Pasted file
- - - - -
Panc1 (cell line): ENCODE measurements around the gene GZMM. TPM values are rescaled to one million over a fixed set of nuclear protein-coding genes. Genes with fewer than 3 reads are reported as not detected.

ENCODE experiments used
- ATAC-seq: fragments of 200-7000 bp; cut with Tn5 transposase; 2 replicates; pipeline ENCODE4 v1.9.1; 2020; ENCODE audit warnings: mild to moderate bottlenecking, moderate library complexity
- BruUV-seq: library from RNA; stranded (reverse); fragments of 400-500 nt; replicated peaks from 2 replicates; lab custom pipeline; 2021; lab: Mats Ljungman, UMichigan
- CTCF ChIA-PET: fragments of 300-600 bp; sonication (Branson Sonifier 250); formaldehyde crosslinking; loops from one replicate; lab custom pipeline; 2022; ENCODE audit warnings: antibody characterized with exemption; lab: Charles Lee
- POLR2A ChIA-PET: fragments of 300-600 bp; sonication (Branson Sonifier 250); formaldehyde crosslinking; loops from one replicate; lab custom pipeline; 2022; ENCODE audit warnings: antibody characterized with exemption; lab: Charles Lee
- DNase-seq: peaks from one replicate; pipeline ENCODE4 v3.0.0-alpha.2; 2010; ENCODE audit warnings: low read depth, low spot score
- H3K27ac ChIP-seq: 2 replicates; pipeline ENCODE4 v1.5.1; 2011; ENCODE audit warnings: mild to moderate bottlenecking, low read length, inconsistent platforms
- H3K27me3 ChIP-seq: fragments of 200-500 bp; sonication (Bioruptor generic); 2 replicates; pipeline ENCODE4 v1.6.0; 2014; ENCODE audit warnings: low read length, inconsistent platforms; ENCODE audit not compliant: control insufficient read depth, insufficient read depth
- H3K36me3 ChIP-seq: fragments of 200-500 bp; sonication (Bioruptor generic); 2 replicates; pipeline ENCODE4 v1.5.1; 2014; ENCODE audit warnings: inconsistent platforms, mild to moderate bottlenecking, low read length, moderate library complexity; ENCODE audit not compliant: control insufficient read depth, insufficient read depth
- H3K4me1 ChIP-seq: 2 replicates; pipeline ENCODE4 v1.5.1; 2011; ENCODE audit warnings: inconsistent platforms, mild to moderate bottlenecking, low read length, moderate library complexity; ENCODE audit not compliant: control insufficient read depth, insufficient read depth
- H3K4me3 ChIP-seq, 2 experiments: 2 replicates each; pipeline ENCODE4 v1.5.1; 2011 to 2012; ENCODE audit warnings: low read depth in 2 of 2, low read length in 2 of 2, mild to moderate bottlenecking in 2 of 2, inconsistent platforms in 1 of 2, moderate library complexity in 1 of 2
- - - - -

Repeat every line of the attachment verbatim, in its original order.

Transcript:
Panc1 (cell line): ENCODE measurements around the gene GZMM. TPM values are rescaled to one million over a fixed set of nuclear protein-coding genes. Genes with fewer than 3 reads are reported as not detected.

ENCODE experiments used
- ATAC-seq: fragments of 200-7000 bp; cut with Tn5 transposase; 2 replicates; pipeline ENCODE4 v1.9.1; 2020; ENCODE audit warnings: mild to moderate bottlenecking, moderate library complexity
- BruUV-seq: library from RNA; stranded (reverse); fragments of 400-500 nt; replicated peaks from 2 replicates; lab custom pipeline; 2021; lab: Mats Ljungman, UMichigan
- CTCF ChIA-PET: fragments of 300-600 bp; sonication (Branson Sonifier 250); formaldehyde crosslinking; loops from one replicate; lab custom pipeline; 2022; ENCODE audit warnings: antibody characterized with exemption; lab: Charles Lee
- POLR2A ChIA-PET: fragments of 300-600 bp; sonication (Branson Sonifier 250); formaldehyde crosslinking; loops from one replicate; lab custom pipeline; 2022; ENCODE audit warnings: antibody characterized with exemption; lab: Charles Lee
- DNase-seq: peaks from one replicate; pipeline ENCODE4 v3.0.0-alpha.2; 2010; ENCODE audit warnings: low read depth, low spot score
- H3K27ac ChIP-seq: 2 replicates; pipeline ENCODE4 v1.5.1; 2011; ENCODE audit warnings: mild to moderate bottlenecking, low read length, inconsistent platforms
- H3K27me3 ChIP-seq: fragments of 200-500 bp; sonication (Bioruptor generic); 2 replicates; pipeline ENCODE4 v1.6.0; 2014; ENCODE audit warnings: low read length, inconsistent platforms; ENCODE audit not compliant: control insufficient read depth, insufficient read depth
- H3K36me3 ChIP-seq: fragments of 200-500 bp; sonication (Bioruptor generic); 2 replicates; pipeline ENCODE4 v1.5.1; 2014; ENCODE audit warnings: inconsistent platforms, mild to moderate bottlenecking, low read length, moderate library complexity; ENCODE audit not compliant: control insufficient read depth, insufficient read depth
- H3K4me1 ChIP-seq: 2 replicates; pipeline ENCODE4 v1.5.1; 2011; ENCODE audit warnings: inconsistent platforms, mild to moderate bottlenecking, low read length, moderate library complexity; ENCODE audit not compliant: control insufficient read depth, insufficient read depth
- H3K4me3 ChIP-seq, 2 experiments: 2 replicates each; pipeline ENCODE4 v1.5.1; 2011 to 2012; ENCODE audit warnings: low read depth in 2 of 2, low read length in 2 of 2, mild to moderate bottlenecking in 2 of 2, inconsistent platforms in 1 of 2, moderate library complexity in 1 of 2